And you’d definitely have to memorize your newfound vocabulary pretty quickly because once it’s been used, you’re not going to want to reference it again.

And you also have to consider the…

Oh, just a minute – I have to go to the bathroom.

The Slime Incident

Have you ever wondered what it would smell like if a tomcat peed on a dead frog, left it to bake in the sun for three days, and then smeared the still-gooey parts all over something you love?

I had not. But yesterday, I found out anyway.

The lunch hour started off as any other – I left work with one hour to take care of the dog and grab something to eat at the house. I got home, released the hound into the yard and let her do her business.

That’s when things started to go south.

The first time she rolled, I thought, “Ok, it’s hot, maybe whatever it is is dry enough that it won’t smell much.”

The second time she rolled, I yelled at her. (Can’t chase her, I’m in heels and dress clothes.) The third and fourth times I just held my breath and hoped there was some way this could end with me making my 2:00 meeting.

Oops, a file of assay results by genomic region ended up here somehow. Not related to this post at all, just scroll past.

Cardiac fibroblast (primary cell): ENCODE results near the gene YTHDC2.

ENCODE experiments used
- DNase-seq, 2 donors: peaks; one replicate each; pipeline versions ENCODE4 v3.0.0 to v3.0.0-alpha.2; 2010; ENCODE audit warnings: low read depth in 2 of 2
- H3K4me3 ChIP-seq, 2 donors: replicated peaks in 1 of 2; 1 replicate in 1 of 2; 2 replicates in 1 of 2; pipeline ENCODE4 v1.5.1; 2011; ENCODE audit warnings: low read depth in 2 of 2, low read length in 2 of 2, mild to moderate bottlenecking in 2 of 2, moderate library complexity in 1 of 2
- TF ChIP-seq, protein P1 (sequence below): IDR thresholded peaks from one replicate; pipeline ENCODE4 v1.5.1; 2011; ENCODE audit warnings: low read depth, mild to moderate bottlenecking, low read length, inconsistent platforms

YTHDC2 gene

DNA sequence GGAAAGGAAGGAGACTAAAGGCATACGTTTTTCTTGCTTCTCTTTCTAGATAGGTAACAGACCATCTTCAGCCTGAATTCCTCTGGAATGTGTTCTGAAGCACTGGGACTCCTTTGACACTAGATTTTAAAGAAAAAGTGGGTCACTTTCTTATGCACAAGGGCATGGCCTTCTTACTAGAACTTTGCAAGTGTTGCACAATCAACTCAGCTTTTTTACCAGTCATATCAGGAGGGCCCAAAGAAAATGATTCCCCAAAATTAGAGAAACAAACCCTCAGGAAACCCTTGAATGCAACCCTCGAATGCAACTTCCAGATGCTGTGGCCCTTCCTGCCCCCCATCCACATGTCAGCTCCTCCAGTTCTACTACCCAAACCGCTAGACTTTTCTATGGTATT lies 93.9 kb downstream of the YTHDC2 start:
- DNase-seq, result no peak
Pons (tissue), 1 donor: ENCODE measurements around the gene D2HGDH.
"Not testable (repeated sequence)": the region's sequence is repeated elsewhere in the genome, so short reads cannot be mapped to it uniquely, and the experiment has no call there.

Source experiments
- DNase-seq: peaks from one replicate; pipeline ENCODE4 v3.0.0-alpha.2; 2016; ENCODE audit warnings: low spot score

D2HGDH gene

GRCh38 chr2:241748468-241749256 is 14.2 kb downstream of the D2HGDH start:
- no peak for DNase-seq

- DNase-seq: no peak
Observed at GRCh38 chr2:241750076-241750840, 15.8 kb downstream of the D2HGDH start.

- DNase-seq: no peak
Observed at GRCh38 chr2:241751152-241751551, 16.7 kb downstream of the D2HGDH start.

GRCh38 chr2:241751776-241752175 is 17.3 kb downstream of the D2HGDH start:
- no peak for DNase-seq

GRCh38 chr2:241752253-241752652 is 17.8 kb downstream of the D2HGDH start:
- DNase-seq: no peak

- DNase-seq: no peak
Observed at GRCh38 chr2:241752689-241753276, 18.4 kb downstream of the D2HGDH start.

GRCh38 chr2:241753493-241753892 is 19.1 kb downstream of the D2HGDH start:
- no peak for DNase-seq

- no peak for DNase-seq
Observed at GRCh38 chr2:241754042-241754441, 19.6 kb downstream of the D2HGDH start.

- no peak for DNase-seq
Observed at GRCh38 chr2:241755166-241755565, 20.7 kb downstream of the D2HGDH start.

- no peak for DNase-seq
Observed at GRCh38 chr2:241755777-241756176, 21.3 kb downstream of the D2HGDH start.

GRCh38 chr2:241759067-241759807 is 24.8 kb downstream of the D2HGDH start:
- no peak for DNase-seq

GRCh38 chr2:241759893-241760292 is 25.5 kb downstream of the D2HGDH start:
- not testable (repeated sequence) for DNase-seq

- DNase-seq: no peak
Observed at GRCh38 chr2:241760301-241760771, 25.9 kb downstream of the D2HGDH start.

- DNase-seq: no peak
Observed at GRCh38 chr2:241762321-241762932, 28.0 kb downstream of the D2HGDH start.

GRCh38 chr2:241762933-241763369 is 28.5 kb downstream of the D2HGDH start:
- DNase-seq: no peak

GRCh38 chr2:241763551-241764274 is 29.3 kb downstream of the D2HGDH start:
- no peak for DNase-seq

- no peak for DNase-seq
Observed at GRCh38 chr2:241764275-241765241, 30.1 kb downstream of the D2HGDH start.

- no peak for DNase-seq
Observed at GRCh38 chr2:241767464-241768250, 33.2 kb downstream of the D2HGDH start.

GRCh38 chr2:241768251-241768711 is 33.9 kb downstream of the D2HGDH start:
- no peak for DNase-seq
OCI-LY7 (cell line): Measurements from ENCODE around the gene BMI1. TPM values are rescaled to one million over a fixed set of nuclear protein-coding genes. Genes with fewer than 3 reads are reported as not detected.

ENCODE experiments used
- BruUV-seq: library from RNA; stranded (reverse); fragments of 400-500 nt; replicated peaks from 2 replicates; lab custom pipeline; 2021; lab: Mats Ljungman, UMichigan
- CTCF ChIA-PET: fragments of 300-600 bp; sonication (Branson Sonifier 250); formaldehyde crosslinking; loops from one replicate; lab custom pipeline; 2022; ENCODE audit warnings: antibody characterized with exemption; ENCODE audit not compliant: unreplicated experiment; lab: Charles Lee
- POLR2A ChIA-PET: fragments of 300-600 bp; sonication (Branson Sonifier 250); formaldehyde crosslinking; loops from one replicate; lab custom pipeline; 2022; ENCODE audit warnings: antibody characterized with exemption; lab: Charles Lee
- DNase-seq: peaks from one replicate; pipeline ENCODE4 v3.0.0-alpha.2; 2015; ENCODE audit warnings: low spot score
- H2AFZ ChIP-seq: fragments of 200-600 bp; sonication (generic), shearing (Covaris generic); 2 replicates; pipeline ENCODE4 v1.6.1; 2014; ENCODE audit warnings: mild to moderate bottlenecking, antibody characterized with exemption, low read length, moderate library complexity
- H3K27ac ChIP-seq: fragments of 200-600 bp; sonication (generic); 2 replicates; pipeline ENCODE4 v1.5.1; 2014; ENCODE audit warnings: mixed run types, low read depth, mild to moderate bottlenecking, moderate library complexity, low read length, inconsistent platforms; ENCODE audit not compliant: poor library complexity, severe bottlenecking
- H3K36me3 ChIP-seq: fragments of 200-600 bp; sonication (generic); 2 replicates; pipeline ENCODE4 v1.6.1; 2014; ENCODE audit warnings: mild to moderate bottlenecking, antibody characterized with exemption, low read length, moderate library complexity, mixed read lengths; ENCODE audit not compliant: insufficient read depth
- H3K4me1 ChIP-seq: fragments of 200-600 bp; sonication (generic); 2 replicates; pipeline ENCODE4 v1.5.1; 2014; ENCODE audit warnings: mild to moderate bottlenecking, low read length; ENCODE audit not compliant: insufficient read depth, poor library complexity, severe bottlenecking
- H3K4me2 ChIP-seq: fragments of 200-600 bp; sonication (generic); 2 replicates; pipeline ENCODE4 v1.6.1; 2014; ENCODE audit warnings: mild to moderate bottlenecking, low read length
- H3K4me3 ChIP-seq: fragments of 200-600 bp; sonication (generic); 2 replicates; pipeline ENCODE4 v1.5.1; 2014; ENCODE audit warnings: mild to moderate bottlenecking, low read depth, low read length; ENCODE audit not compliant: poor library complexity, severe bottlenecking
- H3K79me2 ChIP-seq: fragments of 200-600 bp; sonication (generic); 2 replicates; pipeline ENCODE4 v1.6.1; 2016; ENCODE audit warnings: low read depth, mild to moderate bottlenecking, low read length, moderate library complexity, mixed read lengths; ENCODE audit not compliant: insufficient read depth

When she raced past me back toward the apartment door… I caught it. Just a whiff. Just a slight bit of scent that suggested something had died long ago and the spirit world had rejected its remains and sent them back to the land of the living.

She was waiting at the top of the stairwell when I reached her. And reached for her. And touched it.

Something – I hesitate to try to guess what – was sticky, and thick, and all over her shoulder, neck, collar, ear and face.

We went immediately to the bathroom.

I stripped out of my high heels and fancy office clothes and threw the bathroom rugs out into the hallway. I turned on the water and grabbed the first large container I could find. The dog had fled. I had 35 minutes left in my lunch break.

She wasn’t hard to find. Even if I hadn’t known she was hiding in her kennel, I would have smelled her a mile away. That box reeked to high heaven and I’m just glad she came out on her own rather than having to go in after her.

After three attempts, I trapped her in the bathroom. Now to get her into the tub. You have to remember, we’re not talking about a chihuahua here; we’re talking about a 70ish-pound dog who is two-thirds my body weight and very stubborn. I did, with some luck, manage to haul her into the tub without getting the goo of death all over me. I rinsed and rinsed and scrubbed her with green apple shampoo. She tried to escape. I shoved her back into the tub and rinsed some more. She was not happy. Twenty-five minutes left.